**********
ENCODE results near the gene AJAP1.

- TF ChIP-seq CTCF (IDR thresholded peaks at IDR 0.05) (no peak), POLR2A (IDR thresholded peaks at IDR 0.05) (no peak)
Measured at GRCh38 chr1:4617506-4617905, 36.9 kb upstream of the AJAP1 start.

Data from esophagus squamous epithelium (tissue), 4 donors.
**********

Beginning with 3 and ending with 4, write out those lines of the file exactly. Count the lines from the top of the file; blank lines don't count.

Measured at GRCh38 chr1:4617506-4617905, 36.9 kb upstream of the AJAP1 start.

Data from esophagus squamous epithelium (tissue), 4 donors.